You might be surprised to know that the speed that you walk can be reflective of how long you will live. As we age, walking speed tends to decrease. Your ability to walk is your key to independence; we likely all know someone who lost their independence concurrently with the loss of their mobility.
Walking is, in my nerdy opinion, an almost magical feat. We need millions of neurons, most of our skeletal muscles, and an assortment of small and large bones to all work in unison in order to take a single step. Add in energy systems and perceptual input, and you start to get a picture of how complex human movement really is.
When there is a change (or damage occurs) in any of the systems related to walking (like the changes that arise from a stroke or a hip fracture), the speed of walking can slow. Age-related decline (e.g., loss of muscle) can also cause you to slow your pace. Slowed walking speed in older women and ill health or reduced function are so closely related that some...
This January, you may plan to be part of the enthusiastic masses that flood the local gyms in the pursuit of better fitness. Unfortunately, the odds are that by mid-February, your interest in pumping iron or sweating out your “toxins” in a spin class will have likely waned.
As a modern population, we are a highly inactive bunch. If you’re a woman over 50, the probability that you are sedentary is higher than most. Unfortunately, as women age, activity levels take a steep downward slide, and our resultant chronic disease risk climbs. Add in the health impacts related to being post-menopausal and we have a perfect storm for ill health.
And yet we all know that we need to exercise to reduce these risks. When you are active for 150 minutes a week, your risk of cardiovascular disease, many types of cancer, and dementia all decrease dramatically. There’s good evidence that your bone health, mental health, and sleep quality also improve.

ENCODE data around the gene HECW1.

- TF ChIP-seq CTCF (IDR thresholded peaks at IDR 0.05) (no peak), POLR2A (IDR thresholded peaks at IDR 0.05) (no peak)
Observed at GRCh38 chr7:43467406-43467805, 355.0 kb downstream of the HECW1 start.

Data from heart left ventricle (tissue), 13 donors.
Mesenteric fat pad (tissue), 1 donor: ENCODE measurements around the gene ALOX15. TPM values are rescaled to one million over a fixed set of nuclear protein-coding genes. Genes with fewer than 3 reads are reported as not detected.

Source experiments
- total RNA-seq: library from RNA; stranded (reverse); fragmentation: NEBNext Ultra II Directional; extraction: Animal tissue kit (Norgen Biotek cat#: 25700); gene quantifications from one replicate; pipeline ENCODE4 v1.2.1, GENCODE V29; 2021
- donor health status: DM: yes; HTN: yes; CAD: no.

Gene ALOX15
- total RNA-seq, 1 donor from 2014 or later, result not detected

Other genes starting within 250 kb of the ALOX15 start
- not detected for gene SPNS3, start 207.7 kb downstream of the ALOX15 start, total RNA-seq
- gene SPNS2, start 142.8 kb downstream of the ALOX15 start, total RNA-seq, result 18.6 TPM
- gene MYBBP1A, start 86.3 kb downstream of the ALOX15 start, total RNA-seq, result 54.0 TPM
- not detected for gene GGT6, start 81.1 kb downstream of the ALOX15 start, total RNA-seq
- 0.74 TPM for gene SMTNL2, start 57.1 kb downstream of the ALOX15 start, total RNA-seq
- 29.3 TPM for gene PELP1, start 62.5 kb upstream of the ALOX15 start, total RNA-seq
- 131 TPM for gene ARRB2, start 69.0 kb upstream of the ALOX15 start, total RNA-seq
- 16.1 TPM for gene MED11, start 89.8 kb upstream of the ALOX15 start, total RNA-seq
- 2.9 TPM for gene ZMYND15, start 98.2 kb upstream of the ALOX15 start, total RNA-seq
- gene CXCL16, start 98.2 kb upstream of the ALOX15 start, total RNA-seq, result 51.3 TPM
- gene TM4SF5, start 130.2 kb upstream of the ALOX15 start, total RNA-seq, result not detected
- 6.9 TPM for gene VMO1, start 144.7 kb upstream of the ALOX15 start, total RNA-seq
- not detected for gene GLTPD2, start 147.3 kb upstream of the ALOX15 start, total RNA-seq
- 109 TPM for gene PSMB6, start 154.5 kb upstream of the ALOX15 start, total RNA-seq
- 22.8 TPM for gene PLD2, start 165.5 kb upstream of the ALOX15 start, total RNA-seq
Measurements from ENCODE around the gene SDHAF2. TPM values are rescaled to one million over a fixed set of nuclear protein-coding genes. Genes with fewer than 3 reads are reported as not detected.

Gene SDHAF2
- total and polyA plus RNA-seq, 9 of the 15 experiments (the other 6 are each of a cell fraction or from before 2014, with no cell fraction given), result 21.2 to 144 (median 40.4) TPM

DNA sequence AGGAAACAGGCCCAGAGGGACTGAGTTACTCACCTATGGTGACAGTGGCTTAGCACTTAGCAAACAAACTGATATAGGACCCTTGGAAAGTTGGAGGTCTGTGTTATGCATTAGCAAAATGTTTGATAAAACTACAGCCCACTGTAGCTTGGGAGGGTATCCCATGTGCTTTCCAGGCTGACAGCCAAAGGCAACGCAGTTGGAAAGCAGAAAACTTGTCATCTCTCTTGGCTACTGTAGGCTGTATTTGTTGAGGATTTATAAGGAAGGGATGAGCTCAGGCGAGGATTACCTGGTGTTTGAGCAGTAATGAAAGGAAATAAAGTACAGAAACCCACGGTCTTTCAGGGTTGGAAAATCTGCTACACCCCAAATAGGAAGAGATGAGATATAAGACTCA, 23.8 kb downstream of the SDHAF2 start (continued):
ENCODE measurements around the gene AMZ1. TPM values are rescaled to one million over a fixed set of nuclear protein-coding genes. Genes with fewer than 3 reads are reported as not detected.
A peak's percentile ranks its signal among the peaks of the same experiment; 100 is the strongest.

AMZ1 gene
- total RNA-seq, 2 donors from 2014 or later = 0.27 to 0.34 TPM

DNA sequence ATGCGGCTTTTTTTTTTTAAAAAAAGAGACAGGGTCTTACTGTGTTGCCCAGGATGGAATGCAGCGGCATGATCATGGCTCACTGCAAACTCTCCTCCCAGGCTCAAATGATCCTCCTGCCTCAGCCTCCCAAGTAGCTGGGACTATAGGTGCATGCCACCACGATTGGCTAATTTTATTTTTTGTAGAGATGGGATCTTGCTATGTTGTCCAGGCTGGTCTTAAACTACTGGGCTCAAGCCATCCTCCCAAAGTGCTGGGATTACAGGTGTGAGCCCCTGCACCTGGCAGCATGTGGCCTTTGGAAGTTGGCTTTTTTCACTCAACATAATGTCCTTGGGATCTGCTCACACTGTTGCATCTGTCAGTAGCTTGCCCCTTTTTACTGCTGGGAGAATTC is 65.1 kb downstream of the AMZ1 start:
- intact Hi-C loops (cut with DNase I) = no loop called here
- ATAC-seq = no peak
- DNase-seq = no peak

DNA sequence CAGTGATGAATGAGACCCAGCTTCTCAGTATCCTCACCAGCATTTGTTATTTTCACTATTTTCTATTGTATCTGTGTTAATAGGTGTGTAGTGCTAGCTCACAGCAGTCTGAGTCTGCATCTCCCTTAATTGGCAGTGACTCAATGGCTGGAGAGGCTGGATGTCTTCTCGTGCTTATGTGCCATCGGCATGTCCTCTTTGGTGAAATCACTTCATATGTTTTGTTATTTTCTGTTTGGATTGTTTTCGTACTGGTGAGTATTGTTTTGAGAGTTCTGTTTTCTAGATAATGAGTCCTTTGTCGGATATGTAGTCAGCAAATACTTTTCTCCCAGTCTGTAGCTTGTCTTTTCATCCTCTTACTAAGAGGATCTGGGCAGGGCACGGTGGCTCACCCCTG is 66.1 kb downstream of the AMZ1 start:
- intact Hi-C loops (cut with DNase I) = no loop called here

If we all know that being...
At this time of year, many of us are browsing online or in stores to find those post-holiday deals. If you intend to buy exercise gear, there are some things that you may want to consider before you pull out your Visa. Here are some ideas to help you narrow down your purchases.
I get asked a lot about what kind of shoes are best, what clothes are needed to get started in an exercise program, and what gear is necessary. The underlying question is really, “What do I need to purchase to get fit?” Like most answers that are health-related, I would say, “It depends.” It’s important to think not only about cost but also about which items are really worth the outlay.
If you are new to exercise, you may want to begin by reading my blog post about increasing your safety when starting a program. Otherwise, here is a list of some general things to think about when buying winter-specific exercise gear:
As the days get shorter and the holidays are now almost in full swing, I understand how hard it is to get motivated to exercise. It’s likely, however, that in January, many women will find themselves wanting a fresh start. The new year is always a great time to get back to an active lifestyle.
If you’re one of the people trying to make a change, I want you to be successful. Last week I talked about ways that you can deal with the issue of not having enough time in your schedule for physical activity. Today, I want to help you get over the second most-cited barrier to exercise; lack of motivation.
In a really interesting study looking at women who adhere to exercise long-term versus those who don’t, the researchers found some impressive results. The first issue for those who didn’t stick with exercise was attributed to them not having good enough fitness classes to attend. When researchers looked at why the classes might be an issue, they found that classes...
My mother used to say, “The road to hell is paved with good intentions.” Nothing could be more accurate than for those trying to exercise regularly. All of us can put exercise on the backburner; I have a fantastic gym in my home, and I have days when I tell myself that I don’t have enough time to spend 45 minutes working out. Seriously.
If someone like me who promotes exercise for a living has problems dragging herself to a workout, what hope is there for those with less experience? The short answer is plenty. Here’s the thing - if I miss a workout, I know that I have a well-established program and an exercise habit that will have me out again tomorrow and the next day. I also usually do something to make up for a missed workout, like an extra walk or taking a few more sets of stairs.